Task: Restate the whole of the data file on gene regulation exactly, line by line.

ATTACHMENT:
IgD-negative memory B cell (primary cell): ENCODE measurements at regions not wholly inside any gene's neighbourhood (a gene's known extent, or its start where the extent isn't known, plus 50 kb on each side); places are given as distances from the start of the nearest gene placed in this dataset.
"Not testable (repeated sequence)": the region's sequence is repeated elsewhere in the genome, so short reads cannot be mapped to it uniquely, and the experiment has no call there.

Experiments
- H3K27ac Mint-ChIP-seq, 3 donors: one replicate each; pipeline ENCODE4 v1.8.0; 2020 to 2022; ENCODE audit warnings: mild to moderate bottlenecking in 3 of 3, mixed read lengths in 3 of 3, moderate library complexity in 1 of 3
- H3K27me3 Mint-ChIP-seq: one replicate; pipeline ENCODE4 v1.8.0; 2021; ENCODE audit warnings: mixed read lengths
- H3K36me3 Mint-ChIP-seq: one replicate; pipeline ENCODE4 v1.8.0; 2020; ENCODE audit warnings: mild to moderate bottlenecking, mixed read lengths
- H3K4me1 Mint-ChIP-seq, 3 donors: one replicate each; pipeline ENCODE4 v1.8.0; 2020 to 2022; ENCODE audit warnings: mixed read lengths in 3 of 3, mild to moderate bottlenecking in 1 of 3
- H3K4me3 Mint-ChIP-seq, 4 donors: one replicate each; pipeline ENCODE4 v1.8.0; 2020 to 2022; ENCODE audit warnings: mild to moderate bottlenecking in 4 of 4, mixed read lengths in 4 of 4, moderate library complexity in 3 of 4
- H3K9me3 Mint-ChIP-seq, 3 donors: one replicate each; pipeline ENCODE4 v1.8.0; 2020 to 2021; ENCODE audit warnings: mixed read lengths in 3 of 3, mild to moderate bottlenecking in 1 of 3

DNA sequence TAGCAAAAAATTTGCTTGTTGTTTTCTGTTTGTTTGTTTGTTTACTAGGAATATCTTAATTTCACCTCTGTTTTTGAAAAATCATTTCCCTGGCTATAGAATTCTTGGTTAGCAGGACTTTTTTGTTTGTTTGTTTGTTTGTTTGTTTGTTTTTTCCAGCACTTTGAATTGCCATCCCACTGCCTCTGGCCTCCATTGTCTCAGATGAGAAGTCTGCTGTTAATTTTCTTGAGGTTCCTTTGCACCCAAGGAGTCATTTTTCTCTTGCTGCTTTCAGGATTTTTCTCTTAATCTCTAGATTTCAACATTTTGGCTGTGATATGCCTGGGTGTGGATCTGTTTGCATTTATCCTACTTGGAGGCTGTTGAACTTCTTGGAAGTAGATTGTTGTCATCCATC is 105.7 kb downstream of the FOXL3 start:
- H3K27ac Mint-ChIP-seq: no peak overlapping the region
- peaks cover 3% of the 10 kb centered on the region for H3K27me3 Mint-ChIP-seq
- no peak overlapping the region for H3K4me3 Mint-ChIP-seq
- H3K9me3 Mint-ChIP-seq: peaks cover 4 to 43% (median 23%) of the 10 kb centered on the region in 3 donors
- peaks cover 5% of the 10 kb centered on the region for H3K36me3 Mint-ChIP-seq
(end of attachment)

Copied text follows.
IgD-negative memory B cell (primary cell): ENCODE measurements at regions not wholly inside any gene's neighbourhood (a gene's known extent, or its start where the extent isn't known, plus 50 kb on each side); places are given as distances from the start of the nearest gene placed in this dataset.
"Not testable (repeated sequence)": the region's sequence is repeated elsewhere in the genome, so short reads cannot be mapped to it uniquely, and the experiment has no call there.

Experiments
- H3K27ac Mint-ChIP-seq, 3 donors: one replicate each; pipeline ENCODE4 v1.8.0; 2020 to 2022; ENCODE audit warnings: mild to moderate bottlenecking in 3 of 3, mixed read lengths in 3 of 3, moderate library complexity in 1 of 3
- H3K27me3 Mint-ChIP-seq: one replicate; pipeline ENCODE4 v1.8.0; 2021; ENCODE audit warnings: mixed read lengths
- H3K36me3 Mint-ChIP-seq: one replicate; pipeline ENCODE4 v1.8.0; 2020; ENCODE audit warnings: mild to moderate bottlenecking, mixed read lengths
- H3K4me1 Mint-ChIP-seq, 3 donors: one replicate each; pipeline ENCODE4 v1.8.0; 2020 to 2022; ENCODE audit warnings: mixed read lengths in 3 of 3, mild to moderate bottlenecking in 1 of 3
- H3K4me3 Mint-ChIP-seq, 4 donors: one replicate each; pipeline ENCODE4 v1.8.0; 2020 to 2022; ENCODE audit warnings: mild to moderate bottlenecking in 4 of 4, mixed read lengths in 4 of 4, moderate library complexity in 3 of 4
- H3K9me3 Mint-ChIP-seq, 3 donors: one replicate each; pipeline ENCODE4 v1.8.0; 2020 to 2021; ENCODE audit warnings: mixed read lengths in 3 of 3, mild to moderate bottlenecking in 1 of 3

DNA sequence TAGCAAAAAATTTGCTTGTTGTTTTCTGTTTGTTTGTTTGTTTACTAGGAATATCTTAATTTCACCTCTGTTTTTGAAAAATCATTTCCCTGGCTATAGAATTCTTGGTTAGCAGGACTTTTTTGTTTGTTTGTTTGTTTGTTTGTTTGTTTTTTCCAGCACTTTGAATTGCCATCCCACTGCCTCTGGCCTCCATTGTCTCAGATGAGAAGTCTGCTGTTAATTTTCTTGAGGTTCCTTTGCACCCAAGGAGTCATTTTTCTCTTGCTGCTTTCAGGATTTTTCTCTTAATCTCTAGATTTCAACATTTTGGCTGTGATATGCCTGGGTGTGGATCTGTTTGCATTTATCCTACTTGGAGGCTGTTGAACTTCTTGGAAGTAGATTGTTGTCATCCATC is 105.7 kb downstream of the FOXL3 start:
- H3K27ac Mint-ChIP-seq: no peak overlapping the region
- peaks cover 3% of the 10 kb centered on the region for H3K27me3 Mint-ChIP-seq
- no peak overlapping the region for H3K4me3 Mint-ChIP-seq
- H3K9me3 Mint-ChIP-seq: peaks cover 4 to 43% (median 23%) of the 10 kb centered on the region in 3 donors
- peaks cover 5% of the 10 kb centered on the region for H3K36me3 Mint-ChIP-seq